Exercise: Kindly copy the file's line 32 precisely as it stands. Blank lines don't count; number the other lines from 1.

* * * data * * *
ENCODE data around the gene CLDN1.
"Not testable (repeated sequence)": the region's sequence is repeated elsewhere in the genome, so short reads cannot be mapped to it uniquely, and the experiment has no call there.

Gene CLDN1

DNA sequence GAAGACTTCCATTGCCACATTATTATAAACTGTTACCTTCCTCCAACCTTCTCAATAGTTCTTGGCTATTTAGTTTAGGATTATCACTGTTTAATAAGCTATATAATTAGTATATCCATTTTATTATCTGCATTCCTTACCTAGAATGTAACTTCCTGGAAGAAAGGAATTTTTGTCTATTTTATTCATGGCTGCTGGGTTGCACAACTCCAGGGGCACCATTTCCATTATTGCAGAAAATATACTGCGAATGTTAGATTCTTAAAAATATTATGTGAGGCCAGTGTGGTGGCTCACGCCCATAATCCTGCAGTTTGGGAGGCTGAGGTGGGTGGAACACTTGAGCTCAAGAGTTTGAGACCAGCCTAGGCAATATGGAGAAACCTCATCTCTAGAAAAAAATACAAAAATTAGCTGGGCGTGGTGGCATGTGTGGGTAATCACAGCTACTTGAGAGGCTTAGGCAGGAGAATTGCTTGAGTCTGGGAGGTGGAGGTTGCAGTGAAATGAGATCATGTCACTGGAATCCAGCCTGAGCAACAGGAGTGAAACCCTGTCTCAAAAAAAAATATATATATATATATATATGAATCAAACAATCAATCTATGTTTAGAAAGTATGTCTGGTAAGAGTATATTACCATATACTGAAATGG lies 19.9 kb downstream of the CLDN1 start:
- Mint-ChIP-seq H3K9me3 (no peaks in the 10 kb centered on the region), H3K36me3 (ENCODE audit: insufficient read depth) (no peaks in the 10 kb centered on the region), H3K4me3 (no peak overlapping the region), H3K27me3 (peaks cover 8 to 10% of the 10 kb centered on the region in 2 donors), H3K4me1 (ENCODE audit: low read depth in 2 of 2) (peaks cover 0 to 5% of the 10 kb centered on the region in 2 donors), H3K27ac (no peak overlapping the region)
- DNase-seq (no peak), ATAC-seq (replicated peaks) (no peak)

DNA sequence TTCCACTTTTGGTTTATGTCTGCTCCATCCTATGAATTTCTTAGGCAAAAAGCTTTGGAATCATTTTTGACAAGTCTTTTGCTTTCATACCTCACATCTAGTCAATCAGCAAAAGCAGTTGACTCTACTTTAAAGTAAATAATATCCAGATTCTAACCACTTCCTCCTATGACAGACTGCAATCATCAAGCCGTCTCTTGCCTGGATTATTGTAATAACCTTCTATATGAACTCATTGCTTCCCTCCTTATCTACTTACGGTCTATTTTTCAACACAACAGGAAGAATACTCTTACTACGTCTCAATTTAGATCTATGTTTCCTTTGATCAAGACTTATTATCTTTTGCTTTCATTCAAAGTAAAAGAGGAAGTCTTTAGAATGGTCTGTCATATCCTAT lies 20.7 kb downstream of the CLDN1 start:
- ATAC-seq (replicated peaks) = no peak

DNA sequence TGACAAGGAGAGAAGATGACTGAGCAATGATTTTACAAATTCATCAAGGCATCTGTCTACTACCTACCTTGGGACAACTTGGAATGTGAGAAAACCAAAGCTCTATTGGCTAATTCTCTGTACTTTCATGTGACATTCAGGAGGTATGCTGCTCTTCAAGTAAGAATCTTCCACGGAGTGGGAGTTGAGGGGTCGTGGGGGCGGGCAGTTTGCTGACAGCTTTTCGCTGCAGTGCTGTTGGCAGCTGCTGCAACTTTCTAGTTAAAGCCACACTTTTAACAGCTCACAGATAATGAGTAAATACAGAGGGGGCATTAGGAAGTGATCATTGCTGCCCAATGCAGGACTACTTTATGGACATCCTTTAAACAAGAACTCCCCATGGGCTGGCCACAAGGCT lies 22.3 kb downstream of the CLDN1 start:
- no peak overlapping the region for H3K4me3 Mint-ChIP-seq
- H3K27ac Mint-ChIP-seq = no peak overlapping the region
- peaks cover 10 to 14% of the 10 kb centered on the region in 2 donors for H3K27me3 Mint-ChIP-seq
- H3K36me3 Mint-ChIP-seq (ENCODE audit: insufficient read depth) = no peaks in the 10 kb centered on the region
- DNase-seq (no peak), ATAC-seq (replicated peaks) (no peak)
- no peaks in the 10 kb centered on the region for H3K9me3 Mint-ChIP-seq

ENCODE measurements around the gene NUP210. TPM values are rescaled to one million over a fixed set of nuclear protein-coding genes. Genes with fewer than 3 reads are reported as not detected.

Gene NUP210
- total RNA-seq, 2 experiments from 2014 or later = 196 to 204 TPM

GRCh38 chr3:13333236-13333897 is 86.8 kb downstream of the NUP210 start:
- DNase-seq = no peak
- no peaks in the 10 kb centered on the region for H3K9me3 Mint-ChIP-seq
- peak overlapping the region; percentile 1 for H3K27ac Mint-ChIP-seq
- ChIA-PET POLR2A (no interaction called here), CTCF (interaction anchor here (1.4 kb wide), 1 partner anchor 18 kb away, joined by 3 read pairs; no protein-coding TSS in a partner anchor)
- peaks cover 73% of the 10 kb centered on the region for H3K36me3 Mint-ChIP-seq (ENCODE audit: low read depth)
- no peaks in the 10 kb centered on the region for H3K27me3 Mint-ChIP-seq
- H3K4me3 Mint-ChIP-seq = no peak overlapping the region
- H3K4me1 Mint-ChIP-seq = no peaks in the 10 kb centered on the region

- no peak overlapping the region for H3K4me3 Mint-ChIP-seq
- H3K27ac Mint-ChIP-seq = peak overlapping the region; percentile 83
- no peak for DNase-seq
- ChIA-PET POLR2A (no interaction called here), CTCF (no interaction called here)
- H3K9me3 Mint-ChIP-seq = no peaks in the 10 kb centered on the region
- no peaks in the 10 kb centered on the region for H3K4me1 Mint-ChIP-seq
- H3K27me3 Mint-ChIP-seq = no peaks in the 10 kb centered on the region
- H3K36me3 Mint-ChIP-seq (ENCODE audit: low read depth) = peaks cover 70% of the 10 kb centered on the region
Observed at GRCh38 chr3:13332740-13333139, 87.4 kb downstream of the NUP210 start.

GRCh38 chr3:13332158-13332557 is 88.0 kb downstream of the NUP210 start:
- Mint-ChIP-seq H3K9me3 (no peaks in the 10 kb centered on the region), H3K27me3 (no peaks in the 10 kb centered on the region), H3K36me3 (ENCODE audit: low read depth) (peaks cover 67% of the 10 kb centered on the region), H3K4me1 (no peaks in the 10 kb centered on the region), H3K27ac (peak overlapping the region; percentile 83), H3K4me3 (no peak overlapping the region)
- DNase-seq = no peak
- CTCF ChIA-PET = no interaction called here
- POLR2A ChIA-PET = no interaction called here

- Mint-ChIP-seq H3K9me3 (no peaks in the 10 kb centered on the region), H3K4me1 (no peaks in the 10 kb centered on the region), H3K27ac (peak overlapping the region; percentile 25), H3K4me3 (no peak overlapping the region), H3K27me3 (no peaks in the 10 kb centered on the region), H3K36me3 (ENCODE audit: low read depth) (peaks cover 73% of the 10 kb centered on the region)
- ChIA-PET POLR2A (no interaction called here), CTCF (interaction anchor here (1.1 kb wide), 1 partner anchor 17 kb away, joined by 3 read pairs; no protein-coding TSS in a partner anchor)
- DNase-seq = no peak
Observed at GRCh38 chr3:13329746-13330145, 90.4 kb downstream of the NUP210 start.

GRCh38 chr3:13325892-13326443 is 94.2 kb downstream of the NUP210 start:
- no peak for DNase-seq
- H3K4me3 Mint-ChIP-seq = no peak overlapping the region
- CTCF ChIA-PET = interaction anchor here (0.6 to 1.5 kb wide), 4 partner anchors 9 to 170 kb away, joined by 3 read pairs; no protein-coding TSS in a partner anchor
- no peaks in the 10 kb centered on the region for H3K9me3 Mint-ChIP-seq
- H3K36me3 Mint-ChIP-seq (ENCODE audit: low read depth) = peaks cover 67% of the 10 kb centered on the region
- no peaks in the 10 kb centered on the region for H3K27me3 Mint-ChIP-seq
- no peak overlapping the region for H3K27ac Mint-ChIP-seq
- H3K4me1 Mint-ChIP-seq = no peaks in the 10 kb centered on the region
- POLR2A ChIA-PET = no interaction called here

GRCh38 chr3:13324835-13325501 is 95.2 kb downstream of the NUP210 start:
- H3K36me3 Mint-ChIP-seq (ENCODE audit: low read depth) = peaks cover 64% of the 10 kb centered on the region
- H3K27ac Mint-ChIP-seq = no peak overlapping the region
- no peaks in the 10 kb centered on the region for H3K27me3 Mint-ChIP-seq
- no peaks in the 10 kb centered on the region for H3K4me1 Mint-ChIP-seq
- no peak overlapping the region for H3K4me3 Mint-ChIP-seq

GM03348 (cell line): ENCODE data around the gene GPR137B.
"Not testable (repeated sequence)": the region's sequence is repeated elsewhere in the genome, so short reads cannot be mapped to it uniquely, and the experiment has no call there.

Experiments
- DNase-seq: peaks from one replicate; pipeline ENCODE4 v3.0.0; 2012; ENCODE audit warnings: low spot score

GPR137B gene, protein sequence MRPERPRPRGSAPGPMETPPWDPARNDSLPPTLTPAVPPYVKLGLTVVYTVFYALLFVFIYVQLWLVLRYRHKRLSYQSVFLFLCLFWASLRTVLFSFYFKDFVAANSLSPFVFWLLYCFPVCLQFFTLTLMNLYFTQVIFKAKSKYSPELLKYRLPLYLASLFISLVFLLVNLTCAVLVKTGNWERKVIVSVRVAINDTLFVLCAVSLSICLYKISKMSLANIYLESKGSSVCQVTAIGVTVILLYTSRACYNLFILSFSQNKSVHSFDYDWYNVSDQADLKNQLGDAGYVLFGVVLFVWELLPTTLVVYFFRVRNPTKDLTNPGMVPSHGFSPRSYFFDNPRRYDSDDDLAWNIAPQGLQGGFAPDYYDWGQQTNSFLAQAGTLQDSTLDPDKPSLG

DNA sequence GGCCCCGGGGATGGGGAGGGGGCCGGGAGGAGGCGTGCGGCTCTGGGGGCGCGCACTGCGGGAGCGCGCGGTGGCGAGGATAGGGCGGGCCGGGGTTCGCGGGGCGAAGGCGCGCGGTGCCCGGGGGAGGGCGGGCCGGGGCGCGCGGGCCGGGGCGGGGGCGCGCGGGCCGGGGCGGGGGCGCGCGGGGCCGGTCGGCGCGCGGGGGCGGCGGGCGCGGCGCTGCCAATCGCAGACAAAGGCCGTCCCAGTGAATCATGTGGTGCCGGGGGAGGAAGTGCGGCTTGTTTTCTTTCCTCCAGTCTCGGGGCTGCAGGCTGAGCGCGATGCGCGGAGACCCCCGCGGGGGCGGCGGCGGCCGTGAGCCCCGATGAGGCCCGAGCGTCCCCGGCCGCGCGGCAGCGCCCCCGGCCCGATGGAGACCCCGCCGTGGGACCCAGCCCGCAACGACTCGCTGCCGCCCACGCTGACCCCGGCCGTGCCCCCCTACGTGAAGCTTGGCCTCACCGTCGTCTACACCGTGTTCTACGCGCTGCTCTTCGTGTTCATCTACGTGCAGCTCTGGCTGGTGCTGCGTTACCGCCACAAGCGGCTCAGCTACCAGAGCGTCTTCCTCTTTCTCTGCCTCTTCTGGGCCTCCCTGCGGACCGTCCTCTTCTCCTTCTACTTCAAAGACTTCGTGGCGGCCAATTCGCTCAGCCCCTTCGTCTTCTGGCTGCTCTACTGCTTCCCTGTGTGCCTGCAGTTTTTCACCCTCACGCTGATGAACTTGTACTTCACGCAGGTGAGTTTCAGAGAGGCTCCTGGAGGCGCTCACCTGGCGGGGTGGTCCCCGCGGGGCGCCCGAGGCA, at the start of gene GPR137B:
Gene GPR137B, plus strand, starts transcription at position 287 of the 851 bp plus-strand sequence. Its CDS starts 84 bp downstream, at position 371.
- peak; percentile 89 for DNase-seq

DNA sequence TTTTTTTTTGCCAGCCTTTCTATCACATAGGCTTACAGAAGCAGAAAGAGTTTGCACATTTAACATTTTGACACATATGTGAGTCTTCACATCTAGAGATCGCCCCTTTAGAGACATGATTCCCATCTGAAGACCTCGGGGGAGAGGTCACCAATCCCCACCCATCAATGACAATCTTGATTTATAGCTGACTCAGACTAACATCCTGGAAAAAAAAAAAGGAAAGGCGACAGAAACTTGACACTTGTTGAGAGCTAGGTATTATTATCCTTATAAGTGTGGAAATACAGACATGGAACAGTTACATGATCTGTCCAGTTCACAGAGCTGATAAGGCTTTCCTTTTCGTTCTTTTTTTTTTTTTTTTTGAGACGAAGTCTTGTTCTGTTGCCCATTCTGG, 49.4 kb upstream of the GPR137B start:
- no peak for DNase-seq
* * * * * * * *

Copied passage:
- H3K9me3 Mint-ChIP-seq = no peaks in the 10 kb centered on the region